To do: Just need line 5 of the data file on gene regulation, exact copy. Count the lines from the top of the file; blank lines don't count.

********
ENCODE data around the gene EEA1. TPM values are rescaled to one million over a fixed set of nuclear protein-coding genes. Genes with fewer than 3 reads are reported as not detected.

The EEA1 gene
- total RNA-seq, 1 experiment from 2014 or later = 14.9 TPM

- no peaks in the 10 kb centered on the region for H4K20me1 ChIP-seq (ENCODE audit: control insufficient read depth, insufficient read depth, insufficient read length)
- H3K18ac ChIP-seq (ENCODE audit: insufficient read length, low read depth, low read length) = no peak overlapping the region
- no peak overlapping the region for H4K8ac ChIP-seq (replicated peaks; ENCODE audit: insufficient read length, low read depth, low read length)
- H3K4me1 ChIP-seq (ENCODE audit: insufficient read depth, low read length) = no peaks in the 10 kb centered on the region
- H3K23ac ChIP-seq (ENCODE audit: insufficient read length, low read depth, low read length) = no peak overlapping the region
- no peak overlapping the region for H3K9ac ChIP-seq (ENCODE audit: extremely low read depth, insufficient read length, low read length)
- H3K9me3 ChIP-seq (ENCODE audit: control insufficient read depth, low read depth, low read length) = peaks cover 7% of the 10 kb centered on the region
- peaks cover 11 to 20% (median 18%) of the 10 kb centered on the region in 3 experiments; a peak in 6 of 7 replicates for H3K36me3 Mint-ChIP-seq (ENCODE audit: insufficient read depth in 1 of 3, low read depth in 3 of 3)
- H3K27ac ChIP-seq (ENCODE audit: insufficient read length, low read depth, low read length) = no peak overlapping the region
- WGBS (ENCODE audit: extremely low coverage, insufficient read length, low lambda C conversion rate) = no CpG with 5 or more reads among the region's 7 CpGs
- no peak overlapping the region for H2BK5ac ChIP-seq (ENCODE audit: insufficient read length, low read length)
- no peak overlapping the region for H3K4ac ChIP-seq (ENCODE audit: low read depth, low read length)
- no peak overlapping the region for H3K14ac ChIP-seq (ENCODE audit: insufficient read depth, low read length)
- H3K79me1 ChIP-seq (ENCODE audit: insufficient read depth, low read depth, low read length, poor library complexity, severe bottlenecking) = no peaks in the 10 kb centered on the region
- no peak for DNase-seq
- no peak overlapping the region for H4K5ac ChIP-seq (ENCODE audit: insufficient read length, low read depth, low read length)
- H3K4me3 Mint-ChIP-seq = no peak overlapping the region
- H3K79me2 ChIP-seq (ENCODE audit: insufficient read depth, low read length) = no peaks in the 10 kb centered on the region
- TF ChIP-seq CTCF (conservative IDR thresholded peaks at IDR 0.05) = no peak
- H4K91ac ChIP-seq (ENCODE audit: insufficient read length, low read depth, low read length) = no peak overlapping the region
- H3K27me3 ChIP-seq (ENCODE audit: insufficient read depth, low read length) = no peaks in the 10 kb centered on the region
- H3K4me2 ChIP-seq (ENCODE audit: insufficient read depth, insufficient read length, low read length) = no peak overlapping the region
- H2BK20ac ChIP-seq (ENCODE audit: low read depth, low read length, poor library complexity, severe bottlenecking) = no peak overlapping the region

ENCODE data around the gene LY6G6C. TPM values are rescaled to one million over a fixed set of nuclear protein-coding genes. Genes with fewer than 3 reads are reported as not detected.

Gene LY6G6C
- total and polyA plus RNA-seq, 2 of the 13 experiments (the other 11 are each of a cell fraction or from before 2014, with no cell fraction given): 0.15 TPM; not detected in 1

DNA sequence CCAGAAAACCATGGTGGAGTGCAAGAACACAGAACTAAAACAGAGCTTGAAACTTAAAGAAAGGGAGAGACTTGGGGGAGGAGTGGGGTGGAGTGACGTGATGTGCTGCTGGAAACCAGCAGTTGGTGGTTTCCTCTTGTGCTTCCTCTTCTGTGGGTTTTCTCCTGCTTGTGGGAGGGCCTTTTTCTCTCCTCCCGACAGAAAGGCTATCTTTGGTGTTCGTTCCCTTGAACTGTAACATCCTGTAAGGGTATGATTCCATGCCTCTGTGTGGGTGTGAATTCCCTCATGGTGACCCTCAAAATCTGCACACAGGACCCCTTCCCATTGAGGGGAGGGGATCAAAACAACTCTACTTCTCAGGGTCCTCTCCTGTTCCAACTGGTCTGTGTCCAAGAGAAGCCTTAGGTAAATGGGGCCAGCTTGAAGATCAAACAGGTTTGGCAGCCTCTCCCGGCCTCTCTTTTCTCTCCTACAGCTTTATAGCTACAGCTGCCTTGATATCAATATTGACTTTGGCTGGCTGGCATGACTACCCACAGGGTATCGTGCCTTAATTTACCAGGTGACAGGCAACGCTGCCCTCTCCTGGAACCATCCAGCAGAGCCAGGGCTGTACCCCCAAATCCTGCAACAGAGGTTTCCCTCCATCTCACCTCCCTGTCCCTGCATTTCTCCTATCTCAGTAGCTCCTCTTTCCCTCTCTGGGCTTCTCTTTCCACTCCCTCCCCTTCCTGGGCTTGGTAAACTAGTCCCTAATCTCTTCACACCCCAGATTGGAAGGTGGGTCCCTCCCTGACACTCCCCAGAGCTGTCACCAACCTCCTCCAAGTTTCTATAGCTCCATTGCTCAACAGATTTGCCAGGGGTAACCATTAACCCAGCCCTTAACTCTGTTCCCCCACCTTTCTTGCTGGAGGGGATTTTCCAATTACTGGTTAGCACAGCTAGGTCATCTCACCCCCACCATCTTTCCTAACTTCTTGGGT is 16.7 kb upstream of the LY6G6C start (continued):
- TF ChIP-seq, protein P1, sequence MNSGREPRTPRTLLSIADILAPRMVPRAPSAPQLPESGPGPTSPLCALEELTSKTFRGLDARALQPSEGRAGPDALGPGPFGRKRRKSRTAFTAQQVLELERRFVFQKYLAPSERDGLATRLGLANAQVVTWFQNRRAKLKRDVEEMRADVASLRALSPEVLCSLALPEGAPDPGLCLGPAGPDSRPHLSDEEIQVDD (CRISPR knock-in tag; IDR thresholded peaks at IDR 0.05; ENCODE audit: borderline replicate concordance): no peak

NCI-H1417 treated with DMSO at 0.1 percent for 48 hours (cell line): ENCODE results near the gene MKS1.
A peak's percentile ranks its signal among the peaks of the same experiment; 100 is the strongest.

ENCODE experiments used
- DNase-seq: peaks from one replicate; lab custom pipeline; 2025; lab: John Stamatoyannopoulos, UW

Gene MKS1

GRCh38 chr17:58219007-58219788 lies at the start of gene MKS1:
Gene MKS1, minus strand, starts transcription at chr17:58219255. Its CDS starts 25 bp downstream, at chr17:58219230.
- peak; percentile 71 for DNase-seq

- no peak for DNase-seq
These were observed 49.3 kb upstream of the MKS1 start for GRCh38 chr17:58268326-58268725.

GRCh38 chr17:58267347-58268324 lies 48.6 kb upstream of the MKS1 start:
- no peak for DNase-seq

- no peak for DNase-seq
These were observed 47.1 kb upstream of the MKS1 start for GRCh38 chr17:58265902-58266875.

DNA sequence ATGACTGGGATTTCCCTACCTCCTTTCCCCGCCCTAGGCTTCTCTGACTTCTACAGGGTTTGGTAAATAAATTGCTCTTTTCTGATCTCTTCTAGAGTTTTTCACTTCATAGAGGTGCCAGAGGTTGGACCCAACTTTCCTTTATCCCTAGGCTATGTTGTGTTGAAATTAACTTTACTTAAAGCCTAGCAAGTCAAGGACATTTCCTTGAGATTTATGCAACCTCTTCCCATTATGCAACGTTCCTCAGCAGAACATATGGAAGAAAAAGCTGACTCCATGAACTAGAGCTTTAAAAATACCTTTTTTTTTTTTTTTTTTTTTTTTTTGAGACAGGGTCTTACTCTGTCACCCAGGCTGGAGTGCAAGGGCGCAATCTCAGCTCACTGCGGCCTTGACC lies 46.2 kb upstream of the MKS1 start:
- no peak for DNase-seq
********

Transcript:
- H3K18ac ChIP-seq (ENCODE audit: insufficient read length, low read depth, low read length) = no peak overlapping the region